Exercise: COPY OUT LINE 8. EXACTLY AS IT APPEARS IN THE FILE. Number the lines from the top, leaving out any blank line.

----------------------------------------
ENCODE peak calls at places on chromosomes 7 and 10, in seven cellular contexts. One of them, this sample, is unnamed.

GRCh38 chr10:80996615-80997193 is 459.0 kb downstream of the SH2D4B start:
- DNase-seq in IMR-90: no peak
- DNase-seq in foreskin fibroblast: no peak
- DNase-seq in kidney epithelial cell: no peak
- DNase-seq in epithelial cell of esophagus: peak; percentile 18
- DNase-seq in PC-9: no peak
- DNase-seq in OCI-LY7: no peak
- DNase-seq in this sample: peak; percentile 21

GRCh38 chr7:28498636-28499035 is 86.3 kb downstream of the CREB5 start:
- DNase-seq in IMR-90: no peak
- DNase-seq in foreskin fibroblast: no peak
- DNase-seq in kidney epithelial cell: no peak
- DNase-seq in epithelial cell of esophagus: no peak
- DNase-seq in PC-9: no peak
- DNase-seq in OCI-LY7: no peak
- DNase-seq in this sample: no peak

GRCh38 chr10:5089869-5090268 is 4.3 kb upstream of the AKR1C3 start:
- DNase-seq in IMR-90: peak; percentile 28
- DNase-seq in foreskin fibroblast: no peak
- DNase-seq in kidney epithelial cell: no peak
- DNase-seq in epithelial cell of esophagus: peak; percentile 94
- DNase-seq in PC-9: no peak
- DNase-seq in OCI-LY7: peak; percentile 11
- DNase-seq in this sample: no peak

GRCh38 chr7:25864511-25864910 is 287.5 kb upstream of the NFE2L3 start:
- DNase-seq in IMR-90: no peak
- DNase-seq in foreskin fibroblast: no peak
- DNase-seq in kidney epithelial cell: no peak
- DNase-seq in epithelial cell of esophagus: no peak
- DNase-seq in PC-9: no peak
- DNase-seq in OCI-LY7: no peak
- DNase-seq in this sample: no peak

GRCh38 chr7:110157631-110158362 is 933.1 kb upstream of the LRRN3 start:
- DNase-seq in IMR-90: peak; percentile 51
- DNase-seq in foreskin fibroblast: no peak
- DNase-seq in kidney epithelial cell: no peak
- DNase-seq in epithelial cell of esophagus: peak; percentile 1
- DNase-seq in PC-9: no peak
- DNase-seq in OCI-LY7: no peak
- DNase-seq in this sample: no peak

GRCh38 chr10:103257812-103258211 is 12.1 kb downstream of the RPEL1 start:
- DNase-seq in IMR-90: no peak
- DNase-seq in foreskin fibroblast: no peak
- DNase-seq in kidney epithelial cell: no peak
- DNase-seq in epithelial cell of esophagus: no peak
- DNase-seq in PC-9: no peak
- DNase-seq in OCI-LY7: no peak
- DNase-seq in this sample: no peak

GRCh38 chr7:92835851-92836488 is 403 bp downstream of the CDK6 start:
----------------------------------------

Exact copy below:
- DNase-seq in OCI-LY7: no peak